I'm going to wait and see who will be the first person to shine a degrading light on this program. Yes: it will gain Pfizer headlines and publicity. Yes: it will give them tax breaks. But it will also provide necessary prescriptions to millions of Americans in a time of need. And for that, they have earned high marks from me.

It seems drug companies are in the headlines when one of their products gets recalled, or otherwise questioned for its efficacy or side effects. As someone who has worked with several large drug companies over the course of my career, I have nothing but respect for the difficult, extraordinarily expensive and important work pharmaceutical companies do. The people I've met in any number of companies are committed to patient care and making strides against numerous diseases and conditions.

Are they profitable? Yes. Is there such a thing as "too profitable?" I don't know. I do know it costs many, many millions of dollars to get a drug as far as the clinical trials phase, and millions and millions to get a drug not nearly that far in it's design cycle. That un-usable formula falls clearly into the COGs line: cost of goods. Even if those goods never even reach the market. Too bad for you. Back to the lab and try again. You still owe the scientists and researchers their salaries, even if their drug didn't make it to the shelves.

Drug companies invest in research so they can come up with the next "new" thing. Or with the next improved formula. Their reward is a period of exclusivity for sales, before other companies can create and market generic versions, piggybacked on their initial R & D.

But let's wait and see, shall we? Let's see who give a shout out to Pfizer for their efforts to help customers through a difficult time. I have a feeling the silence will be overwhelming.

Friday, May 15, 2009

Please, please, please: can we stop with the co-parenting articles?

I can't stand it. I really can't stand it anymore.

Does anyone have a calendar? Does anyone read it? Last time I checked, we were nearly ten years into the new century. Must we constantly rehash the same tired topics over and over again? Why? Some thing never change, despite the experts telling us they must.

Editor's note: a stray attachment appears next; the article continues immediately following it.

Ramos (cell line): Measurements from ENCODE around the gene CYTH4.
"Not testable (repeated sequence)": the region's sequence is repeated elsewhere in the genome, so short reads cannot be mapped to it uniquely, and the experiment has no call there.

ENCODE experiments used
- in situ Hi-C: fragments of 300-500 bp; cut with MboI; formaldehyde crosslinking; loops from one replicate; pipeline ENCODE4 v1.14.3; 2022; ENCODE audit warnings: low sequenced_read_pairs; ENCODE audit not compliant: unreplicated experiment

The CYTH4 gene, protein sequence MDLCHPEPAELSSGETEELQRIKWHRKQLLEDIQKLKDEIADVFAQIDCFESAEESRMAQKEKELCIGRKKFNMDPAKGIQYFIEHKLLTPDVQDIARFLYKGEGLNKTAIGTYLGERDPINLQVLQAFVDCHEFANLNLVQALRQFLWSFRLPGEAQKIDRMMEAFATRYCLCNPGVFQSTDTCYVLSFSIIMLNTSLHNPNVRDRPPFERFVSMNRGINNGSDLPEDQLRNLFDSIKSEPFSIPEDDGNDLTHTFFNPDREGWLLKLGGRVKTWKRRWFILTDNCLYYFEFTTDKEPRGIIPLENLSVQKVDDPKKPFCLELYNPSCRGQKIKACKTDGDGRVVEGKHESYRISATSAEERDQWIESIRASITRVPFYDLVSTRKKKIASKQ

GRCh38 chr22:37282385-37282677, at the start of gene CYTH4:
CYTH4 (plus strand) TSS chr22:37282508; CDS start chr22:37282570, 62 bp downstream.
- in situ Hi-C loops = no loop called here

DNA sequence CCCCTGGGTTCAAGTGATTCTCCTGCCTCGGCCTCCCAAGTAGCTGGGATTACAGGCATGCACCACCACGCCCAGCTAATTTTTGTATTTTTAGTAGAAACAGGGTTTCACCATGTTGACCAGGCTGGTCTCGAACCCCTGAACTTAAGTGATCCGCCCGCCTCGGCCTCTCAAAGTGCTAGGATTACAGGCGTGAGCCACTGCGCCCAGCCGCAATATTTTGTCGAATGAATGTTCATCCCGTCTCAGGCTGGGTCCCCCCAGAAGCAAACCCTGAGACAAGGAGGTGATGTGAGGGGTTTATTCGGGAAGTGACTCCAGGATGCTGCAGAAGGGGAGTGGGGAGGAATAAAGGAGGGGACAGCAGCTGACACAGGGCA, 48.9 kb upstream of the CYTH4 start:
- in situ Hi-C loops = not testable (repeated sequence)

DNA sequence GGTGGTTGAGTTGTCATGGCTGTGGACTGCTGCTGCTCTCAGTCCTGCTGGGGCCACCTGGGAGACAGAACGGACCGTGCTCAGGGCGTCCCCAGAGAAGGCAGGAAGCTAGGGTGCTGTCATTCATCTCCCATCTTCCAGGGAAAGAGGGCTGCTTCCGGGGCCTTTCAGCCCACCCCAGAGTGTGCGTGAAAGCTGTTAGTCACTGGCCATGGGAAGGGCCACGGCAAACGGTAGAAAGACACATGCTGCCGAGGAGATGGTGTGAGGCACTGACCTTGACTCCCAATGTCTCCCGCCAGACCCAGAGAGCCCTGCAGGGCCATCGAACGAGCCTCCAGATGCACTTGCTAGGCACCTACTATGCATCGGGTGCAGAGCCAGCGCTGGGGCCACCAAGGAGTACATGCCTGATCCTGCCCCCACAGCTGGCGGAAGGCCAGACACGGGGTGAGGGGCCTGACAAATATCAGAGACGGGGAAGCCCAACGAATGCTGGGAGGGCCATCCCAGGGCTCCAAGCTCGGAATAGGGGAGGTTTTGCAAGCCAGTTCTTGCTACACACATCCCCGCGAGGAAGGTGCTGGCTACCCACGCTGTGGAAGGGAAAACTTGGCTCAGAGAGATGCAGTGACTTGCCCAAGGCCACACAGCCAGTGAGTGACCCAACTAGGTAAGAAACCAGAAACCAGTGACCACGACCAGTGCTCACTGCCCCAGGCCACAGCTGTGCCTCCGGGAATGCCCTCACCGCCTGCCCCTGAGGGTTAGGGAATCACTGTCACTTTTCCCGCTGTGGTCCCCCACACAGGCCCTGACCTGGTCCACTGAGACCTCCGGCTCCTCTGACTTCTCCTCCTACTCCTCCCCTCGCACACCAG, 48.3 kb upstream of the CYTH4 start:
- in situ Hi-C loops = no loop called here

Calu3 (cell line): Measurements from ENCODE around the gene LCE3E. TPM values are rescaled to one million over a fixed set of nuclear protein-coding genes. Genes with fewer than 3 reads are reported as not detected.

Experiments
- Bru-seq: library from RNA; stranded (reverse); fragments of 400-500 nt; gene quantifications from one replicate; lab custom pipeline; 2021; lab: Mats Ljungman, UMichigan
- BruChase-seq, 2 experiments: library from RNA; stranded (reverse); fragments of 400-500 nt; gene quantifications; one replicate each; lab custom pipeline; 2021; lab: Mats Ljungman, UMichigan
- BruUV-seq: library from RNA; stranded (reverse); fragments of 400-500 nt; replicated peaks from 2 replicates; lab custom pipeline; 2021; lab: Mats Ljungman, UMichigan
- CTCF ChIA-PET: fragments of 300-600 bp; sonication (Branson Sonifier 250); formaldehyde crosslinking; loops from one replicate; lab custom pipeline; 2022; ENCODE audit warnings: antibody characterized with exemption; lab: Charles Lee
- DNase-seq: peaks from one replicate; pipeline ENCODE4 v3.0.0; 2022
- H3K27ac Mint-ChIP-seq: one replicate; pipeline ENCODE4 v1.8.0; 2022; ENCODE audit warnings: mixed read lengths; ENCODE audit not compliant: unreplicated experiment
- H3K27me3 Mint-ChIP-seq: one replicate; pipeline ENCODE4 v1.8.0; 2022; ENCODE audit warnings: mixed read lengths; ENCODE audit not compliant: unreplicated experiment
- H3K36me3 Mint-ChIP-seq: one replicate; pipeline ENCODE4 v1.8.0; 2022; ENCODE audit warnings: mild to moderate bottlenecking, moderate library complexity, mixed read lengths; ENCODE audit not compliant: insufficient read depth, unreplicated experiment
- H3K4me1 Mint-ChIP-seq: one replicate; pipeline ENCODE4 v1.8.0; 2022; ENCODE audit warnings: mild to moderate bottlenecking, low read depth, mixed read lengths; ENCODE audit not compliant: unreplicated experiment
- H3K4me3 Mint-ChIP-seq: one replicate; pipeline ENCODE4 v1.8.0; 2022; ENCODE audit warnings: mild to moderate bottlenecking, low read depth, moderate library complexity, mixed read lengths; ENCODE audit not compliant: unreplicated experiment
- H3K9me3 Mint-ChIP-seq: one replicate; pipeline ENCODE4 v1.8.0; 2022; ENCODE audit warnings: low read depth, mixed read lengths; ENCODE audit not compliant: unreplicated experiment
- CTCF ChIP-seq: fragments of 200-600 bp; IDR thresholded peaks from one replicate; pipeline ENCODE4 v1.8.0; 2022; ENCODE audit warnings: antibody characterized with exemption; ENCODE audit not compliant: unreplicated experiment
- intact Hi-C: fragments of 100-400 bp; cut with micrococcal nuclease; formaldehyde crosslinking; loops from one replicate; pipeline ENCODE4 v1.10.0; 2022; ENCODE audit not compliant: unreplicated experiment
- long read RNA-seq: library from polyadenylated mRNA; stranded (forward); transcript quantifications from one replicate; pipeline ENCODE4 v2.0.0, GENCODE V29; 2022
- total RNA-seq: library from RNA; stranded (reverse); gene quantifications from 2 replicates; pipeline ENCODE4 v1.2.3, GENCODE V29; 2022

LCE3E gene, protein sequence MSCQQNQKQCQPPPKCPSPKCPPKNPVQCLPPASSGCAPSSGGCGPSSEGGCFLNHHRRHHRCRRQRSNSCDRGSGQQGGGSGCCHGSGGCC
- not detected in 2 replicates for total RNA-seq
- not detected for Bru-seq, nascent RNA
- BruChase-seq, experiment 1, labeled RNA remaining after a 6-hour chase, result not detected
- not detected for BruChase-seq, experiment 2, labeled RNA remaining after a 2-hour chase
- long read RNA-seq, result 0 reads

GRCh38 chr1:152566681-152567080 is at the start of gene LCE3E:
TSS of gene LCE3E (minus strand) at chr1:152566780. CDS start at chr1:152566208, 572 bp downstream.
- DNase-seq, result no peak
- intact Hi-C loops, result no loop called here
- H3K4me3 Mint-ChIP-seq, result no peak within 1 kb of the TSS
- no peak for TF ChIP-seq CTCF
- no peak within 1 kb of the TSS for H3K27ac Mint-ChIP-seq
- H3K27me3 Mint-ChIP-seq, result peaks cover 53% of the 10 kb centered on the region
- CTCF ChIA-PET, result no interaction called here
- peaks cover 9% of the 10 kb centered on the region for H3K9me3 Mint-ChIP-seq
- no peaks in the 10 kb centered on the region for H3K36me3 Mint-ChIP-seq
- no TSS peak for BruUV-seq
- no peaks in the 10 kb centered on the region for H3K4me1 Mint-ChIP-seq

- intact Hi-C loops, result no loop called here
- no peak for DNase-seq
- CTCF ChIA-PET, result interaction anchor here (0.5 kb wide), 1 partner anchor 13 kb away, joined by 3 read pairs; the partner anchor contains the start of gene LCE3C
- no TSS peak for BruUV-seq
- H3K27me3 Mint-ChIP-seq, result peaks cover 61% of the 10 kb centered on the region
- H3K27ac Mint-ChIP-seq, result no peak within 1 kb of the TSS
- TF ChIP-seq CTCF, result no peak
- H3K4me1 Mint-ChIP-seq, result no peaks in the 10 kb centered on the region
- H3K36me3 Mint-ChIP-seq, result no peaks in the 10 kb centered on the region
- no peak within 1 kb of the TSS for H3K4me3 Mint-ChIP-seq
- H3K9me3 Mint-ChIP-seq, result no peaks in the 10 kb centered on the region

Or better: does anyone reading a calendar realize that no matter how many books are published, no matter how many articles are written, no matter how many sincere and well-intentioned professionals appear on talk shows, this whole idea of "co-parenting" isn't going to fly. [And while we're discussing it, I hate it when writers or speakers turn a noun into a verb. Parent is a noun. Parenting is a made up verb that means you're in the act of raising your children. It's annoying and somehow phony and intellectually superior.]

Anyway, back to the topic at hand. I didn't say both mother and father can't play important roles in the lives of their children. They can. They should. And by the way, in the very best circumstances, they pretty much love doing it, at least most of the time.

But here's my problem: they're not the same people. Moms are not Dads and Dads are not Moms. When did it become wrong for each parent to bring her or his own specific and wonderful skills to the decades long venture of raising a family? Why must they be interchangeable people?

An article in USA Today prompted me to ponder this phenomenon. It's title: Parents share the workload: But first, mothers have to learn to let go. In other words, the reason men aren't good parents is because women are shrill harpies who just can't stand to have someone interfere with her philosophy or activities when it comes to her children.